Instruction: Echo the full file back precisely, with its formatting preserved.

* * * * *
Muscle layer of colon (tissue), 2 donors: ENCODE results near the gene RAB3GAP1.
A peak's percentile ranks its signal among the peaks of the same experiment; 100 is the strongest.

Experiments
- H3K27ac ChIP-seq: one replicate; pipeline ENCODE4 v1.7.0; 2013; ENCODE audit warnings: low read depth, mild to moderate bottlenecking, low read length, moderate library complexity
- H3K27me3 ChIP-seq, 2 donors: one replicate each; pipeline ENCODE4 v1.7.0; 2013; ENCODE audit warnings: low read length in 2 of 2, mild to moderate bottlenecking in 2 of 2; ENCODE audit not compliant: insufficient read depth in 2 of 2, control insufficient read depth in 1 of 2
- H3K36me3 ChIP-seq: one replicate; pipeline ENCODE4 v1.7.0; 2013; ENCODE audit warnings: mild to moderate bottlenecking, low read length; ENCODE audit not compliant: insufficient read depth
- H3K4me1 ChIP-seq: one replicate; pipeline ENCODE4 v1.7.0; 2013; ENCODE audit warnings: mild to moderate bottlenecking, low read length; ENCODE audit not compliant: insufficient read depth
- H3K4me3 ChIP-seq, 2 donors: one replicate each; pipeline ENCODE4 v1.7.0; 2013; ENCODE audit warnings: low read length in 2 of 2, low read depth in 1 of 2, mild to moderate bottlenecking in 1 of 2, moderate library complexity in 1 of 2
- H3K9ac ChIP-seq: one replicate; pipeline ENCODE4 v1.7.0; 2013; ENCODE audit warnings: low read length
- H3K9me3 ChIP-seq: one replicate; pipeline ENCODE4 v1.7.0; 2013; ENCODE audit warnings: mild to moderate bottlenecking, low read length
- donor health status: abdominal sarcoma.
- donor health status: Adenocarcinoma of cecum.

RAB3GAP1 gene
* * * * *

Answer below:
Muscle layer of colon (tissue), 2 donors: ENCODE results near the gene RAB3GAP1.
A peak's percentile ranks its signal among the peaks of the same experiment; 100 is the strongest.

Experiments
- H3K27ac ChIP-seq: one replicate; pipeline ENCODE4 v1.7.0; 2013; ENCODE audit warnings: low read depth, mild to moderate bottlenecking, low read length, moderate library complexity
- H3K27me3 ChIP-seq, 2 donors: one replicate each; pipeline ENCODE4 v1.7.0; 2013; ENCODE audit warnings: low read length in 2 of 2, mild to moderate bottlenecking in 2 of 2; ENCODE audit not compliant: insufficient read depth in 2 of 2, control insufficient read depth in 1 of 2
- H3K36me3 ChIP-seq: one replicate; pipeline ENCODE4 v1.7.0; 2013; ENCODE audit warnings: mild to moderate bottlenecking, low read length; ENCODE audit not compliant: insufficient read depth
- H3K4me1 ChIP-seq: one replicate; pipeline ENCODE4 v1.7.0; 2013; ENCODE audit warnings: mild to moderate bottlenecking, low read length; ENCODE audit not compliant: insufficient read depth
- H3K4me3 ChIP-seq, 2 donors: one replicate each; pipeline ENCODE4 v1.7.0; 2013; ENCODE audit warnings: low read length in 2 of 2, low read depth in 1 of 2, mild to moderate bottlenecking in 1 of 2, moderate library complexity in 1 of 2
- H3K9ac ChIP-seq: one replicate; pipeline ENCODE4 v1.7.0; 2013; ENCODE audit warnings: low read length
- H3K9me3 ChIP-seq: one replicate; pipeline ENCODE4 v1.7.0; 2013; ENCODE audit warnings: mild to moderate bottlenecking, low read length
- donor health status: abdominal sarcoma.
- donor health status: Adenocarcinoma of cecum.

RAB3GAP1 gene